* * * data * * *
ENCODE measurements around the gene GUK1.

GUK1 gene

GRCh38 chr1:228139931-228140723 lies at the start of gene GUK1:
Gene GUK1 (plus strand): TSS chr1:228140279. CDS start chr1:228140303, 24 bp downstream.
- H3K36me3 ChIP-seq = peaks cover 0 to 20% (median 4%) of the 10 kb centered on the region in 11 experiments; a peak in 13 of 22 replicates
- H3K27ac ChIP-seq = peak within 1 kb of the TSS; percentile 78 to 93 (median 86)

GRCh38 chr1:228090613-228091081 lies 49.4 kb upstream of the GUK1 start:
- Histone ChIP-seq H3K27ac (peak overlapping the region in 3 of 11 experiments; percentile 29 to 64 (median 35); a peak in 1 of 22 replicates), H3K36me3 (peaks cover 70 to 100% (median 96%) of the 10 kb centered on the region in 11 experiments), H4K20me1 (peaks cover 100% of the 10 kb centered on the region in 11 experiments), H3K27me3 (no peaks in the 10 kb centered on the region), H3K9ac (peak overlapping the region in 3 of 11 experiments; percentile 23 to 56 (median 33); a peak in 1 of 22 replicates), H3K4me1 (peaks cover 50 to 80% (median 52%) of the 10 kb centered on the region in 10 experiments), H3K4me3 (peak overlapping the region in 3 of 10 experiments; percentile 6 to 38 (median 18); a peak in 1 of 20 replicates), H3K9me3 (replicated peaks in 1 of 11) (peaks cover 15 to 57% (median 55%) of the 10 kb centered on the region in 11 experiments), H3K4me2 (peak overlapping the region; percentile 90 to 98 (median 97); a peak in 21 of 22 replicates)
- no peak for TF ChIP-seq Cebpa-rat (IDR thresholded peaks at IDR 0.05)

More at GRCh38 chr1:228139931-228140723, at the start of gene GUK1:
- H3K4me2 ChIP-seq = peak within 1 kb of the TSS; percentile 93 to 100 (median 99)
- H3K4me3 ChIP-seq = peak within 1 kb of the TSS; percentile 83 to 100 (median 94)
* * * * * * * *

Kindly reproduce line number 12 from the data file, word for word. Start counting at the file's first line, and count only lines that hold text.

- H3K4me3 ChIP-seq = peak within 1 kb of the TSS; percentile 83 to 100 (median 94)